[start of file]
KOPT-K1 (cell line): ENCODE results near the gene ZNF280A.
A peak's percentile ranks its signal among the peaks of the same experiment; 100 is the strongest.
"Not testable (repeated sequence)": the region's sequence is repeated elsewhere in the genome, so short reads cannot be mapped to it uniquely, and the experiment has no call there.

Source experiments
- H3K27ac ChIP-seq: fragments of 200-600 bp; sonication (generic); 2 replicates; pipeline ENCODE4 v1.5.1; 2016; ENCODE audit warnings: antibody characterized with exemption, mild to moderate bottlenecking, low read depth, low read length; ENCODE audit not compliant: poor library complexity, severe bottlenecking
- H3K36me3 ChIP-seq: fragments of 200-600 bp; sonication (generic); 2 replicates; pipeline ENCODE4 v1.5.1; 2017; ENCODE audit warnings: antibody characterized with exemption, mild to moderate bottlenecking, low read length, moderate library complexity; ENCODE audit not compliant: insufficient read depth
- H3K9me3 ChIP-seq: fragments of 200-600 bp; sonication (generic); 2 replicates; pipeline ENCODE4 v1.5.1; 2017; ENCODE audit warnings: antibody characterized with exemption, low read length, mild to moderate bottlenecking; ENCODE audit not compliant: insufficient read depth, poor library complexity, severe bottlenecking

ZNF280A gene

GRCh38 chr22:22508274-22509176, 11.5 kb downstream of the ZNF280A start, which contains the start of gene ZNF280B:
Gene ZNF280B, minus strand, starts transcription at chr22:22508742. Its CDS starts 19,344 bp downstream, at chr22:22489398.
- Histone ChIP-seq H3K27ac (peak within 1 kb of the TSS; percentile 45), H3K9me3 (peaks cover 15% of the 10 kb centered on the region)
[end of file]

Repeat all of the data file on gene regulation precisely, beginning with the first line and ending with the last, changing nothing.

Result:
KOPT-K1 (cell line): ENCODE results near the gene ZNF280A.
A peak's percentile ranks its signal among the peaks of the same experiment; 100 is the strongest.
"Not testable (repeated sequence)": the region's sequence is repeated elsewhere in the genome, so short reads cannot be mapped to it uniquely, and the experiment has no call there.

Source experiments
- H3K27ac ChIP-seq: fragments of 200-600 bp; sonication (generic); 2 replicates; pipeline ENCODE4 v1.5.1; 2016; ENCODE audit warnings: antibody characterized with exemption, mild to moderate bottlenecking, low read depth, low read length; ENCODE audit not compliant: poor library complexity, severe bottlenecking
- H3K36me3 ChIP-seq: fragments of 200-600 bp; sonication (generic); 2 replicates; pipeline ENCODE4 v1.5.1; 2017; ENCODE audit warnings: antibody characterized with exemption, mild to moderate bottlenecking, low read length, moderate library complexity; ENCODE audit not compliant: insufficient read depth
- H3K9me3 ChIP-seq: fragments of 200-600 bp; sonication (generic); 2 replicates; pipeline ENCODE4 v1.5.1; 2017; ENCODE audit warnings: antibody characterized with exemption, low read length, mild to moderate bottlenecking; ENCODE audit not compliant: insufficient read depth, poor library complexity, severe bottlenecking

ZNF280A gene

GRCh38 chr22:22508274-22509176, 11.5 kb downstream of the ZNF280A start, which contains the start of gene ZNF280B:
Gene ZNF280B, minus strand, starts transcription at chr22:22508742. Its CDS starts 19,344 bp downstream, at chr22:22489398.
- Histone ChIP-seq H3K27ac (peak within 1 kb of the TSS; percentile 45), H3K9me3 (peaks cover 15% of the 10 kb centered on the region)